Word of Mouth marketing, now without the Mouth part

Bruce WilsonFor old school marketers, “word of mouth” requires mouths. For the rest of us, not so much.

Last night I enjoyed attending a networking event hosted by a local product design firm specializing in medical equipment. While there I met quite a few friendly folks from materials fabrication companies–sheet metal, plastics, and such. The reactions I evoked after saying that I provide social media marketing for small to medium-sized businesses were telling.

The first fellow I spoke to said “We could never use that social media marketing stuff. We do all our marketing by word of mouth.”

The last guy I talked with said “This would be great for us. We do all our marketing by word of mouth. We just haven’t done anything with it yet.”

This actually fits my business model to a T. Because while there are many high profile examples of companies that are successfully using social media to promote their companies, there are many more who haven’t figured it out and haven’t yet gotten a clue about where to begin.

Companies that do most of their business promotion over the internet (like Amazon) and companies marketing ubiquitous consumer brands (think Coke) by this time have well-developed social media marketing strategies. Like the last guy I talked to, they know that “word of mouth” today includes customers telling their friends — and their friends’ friends — what they like and don’t like using Facebook, Twitter, and a myriad of other internet connections. These companies are making the most of that kind of “word of mouth” by making it easy for their customers to hear about them regularly and pass on good messages about their products to potential customers.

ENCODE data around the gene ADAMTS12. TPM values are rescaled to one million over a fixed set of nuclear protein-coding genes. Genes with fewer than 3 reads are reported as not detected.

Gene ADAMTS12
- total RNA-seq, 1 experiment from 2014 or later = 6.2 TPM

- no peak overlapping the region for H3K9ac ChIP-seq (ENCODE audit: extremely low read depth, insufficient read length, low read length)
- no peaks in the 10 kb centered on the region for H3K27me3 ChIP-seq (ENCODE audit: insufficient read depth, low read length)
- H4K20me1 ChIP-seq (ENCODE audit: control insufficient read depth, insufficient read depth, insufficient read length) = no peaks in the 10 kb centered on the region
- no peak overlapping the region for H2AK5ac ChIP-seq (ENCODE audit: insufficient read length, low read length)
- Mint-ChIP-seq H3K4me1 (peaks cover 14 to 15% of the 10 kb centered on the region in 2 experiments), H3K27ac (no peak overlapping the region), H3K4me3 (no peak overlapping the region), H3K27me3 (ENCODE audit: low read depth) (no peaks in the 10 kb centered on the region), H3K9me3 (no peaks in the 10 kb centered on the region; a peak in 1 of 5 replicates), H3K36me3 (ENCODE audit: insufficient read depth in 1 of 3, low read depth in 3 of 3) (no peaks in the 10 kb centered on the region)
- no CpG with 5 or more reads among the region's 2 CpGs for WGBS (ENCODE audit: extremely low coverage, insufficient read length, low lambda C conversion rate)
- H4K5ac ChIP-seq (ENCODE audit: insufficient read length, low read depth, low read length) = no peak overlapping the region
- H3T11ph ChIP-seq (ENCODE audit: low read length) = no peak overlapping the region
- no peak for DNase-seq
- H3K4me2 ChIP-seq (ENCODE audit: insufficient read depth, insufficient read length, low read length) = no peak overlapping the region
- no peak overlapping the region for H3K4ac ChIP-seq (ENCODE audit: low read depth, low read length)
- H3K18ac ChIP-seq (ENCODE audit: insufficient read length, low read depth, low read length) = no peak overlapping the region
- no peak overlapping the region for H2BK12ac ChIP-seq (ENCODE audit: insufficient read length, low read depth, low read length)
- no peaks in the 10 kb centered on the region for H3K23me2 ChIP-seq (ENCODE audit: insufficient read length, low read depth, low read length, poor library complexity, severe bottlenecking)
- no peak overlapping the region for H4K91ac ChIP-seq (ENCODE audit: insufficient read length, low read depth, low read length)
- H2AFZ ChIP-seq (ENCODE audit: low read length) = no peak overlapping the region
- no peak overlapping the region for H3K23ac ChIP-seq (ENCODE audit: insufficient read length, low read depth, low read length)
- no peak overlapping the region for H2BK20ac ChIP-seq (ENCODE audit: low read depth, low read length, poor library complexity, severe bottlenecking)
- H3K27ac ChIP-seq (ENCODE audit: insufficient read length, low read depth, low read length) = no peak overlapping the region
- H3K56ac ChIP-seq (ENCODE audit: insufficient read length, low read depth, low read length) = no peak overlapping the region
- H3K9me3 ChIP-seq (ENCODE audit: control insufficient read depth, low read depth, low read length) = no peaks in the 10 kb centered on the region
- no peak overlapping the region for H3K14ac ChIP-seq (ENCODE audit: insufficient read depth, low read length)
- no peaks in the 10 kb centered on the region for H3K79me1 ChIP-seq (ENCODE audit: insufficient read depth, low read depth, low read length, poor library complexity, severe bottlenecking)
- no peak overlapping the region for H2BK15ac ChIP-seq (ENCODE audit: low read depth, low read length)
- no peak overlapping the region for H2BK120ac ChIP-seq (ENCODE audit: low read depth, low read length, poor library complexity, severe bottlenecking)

On the other end of the spectrum, many small to medium sized companies that are not primarily internet-based haven’t come to grips with the power of social media to increase their business. In these financially difficult times, where the low cost of “word of mouth marketing” makes it more attractive than ever, they probably should at least take a look at it. But many think like the first guy I talked to: word of mouth means literally words coming out of mouths. Perhaps they believe thathey can’t connect to their customers on the internet because they don’t sell much on the internet.

Marketing that seemed straightforward in the past, like YellowPages and print ads, is not nearly as focused and flexible as what we have today. Even for businesses that aren’t primarily web-based or global consumer brands, it’s time to understand and consider the “word of mouth” opportunities presented by the rising tide of social media online.

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